13 December 2006 | Doylenf
Van Heflin's performance is the strong point of the film...
VAN HEFLIN as Andrew Johnson and RUTH HUSSEY as his wife both give earnest performances and the screenplay, while fictionalizing certain points for dramatic license, is a good one. But, as usual, history buffs are going to nitpick the inaccuracies to the point of dismissing the film as fiction. Not true. What it does do is make anyone who watches it want to consult the history books--and that's a good thing if you want to know the whole story behind Johnson being the first president in history against whom impeachment charges were made.
As his adversary in the impeachment process, LIONEL BARRYMORE delivers another one of his more restrained performances without overdoing the ham. He and Heflin share some pretty dramatically effective moments, both of them in fine form. Heflin takes the character of Johnson from his humble beginnings as a tailor to his marriage to Hussey and his gradual emergence as a spokesmen for the people of Tennessee. For the sake of running time, it skips most of the years leading up to the Civil War and Lincoln's assassination, compressing all of those events and managing to keep the screenplay a tightly knit focus on the impeachment process itself. Only quibble is it fails to make clear the strongest point of the impeachment.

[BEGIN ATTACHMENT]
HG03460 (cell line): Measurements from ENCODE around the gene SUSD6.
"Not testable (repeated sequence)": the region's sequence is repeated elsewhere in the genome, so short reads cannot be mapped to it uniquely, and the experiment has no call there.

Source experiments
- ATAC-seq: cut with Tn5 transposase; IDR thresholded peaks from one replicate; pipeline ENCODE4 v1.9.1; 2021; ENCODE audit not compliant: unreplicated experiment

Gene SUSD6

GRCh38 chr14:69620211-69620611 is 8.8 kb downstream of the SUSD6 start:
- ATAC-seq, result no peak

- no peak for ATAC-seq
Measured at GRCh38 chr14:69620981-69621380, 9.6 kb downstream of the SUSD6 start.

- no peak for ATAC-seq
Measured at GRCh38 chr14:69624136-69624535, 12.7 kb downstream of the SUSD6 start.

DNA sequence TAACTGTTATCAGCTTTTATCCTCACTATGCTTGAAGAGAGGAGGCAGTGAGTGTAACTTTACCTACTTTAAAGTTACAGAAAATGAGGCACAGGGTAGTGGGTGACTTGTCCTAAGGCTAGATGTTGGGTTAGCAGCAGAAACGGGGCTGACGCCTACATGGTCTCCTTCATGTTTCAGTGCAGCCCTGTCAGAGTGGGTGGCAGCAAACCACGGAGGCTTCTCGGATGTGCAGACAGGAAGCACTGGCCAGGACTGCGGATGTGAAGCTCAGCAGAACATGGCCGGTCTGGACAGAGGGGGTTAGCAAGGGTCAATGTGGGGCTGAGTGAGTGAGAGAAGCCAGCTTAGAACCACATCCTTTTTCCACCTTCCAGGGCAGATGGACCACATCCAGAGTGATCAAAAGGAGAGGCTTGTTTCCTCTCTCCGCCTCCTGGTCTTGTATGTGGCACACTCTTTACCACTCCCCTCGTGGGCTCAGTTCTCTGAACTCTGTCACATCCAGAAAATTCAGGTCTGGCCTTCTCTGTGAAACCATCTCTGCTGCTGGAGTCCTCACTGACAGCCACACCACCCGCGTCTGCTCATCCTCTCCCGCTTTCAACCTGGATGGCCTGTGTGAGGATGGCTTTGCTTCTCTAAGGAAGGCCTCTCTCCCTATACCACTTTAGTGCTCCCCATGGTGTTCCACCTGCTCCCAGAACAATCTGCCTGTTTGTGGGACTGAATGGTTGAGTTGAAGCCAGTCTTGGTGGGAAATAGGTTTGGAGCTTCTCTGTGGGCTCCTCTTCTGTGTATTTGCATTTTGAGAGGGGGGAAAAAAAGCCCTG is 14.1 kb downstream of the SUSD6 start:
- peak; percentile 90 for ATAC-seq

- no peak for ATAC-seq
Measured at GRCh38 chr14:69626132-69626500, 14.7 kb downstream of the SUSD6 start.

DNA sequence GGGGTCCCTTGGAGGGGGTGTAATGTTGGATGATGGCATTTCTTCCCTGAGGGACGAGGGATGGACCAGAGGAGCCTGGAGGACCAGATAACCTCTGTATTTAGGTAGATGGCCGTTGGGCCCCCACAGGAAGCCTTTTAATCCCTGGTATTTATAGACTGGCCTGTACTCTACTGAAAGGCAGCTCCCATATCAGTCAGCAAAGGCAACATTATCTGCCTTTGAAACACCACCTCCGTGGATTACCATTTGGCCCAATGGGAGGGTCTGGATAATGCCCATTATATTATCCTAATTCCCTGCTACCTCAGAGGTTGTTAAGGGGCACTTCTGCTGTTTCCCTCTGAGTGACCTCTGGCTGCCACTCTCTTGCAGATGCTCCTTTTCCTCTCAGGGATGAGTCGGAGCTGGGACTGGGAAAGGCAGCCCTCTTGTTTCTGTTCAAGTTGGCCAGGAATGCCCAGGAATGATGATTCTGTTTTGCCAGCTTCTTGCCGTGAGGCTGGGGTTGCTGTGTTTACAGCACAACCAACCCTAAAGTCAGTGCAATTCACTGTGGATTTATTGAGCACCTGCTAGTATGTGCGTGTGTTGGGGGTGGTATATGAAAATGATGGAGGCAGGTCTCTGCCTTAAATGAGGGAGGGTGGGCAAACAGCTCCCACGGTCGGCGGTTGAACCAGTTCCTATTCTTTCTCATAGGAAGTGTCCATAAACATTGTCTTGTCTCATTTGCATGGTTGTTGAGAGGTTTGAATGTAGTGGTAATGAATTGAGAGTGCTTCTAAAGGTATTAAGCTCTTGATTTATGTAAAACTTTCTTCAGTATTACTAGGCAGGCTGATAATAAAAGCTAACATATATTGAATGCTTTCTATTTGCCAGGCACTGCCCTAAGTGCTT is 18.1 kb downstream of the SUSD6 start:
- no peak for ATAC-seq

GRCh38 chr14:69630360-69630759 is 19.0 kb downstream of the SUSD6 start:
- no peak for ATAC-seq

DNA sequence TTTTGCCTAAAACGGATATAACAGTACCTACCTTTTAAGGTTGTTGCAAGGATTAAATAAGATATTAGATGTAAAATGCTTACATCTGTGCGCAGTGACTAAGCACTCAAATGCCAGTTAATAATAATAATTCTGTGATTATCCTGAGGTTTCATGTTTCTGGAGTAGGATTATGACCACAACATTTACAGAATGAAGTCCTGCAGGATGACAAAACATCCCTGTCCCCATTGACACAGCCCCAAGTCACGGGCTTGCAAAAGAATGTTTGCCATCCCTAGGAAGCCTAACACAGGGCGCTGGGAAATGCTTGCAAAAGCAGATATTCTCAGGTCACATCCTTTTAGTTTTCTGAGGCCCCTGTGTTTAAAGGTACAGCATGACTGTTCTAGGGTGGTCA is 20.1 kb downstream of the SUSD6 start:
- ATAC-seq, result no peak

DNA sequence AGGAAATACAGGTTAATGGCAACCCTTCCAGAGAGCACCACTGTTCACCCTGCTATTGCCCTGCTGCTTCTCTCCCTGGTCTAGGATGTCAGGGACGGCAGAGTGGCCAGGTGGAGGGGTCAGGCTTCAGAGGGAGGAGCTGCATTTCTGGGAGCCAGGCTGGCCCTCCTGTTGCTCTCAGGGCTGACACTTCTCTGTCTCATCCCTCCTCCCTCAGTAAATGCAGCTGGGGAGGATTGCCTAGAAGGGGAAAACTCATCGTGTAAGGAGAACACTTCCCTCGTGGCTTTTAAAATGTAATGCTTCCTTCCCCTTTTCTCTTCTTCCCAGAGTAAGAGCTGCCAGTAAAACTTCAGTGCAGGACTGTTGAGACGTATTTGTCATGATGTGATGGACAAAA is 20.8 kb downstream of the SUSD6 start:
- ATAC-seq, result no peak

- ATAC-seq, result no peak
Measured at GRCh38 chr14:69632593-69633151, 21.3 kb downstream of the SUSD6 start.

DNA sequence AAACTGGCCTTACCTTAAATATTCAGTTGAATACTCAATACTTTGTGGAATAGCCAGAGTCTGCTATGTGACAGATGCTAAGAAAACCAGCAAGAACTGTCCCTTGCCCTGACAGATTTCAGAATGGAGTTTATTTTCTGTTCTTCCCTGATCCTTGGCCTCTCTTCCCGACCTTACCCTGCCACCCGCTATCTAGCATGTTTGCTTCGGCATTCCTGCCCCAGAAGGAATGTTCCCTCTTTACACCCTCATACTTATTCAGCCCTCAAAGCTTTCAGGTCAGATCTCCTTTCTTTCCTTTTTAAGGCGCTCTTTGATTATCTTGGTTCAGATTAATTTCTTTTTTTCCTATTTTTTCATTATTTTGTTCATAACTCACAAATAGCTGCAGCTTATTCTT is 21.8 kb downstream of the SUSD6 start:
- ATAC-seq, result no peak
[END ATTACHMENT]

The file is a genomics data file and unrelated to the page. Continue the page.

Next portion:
VAN HEFLIN plays most of his role in appropriate age make-up (as does Hussey) and they're both terrific. In lesser roles, MARJORIE MAIN, REGIS TOOMEY and CHARLES DINGLE provide colorful support.
Summing up: May not be a complete history lesson, but it will certainly cause viewers to probe more deeply into the detailed background of historical interest. And it does serve to remind us what a fine actor Van Heflin was in a demanding role.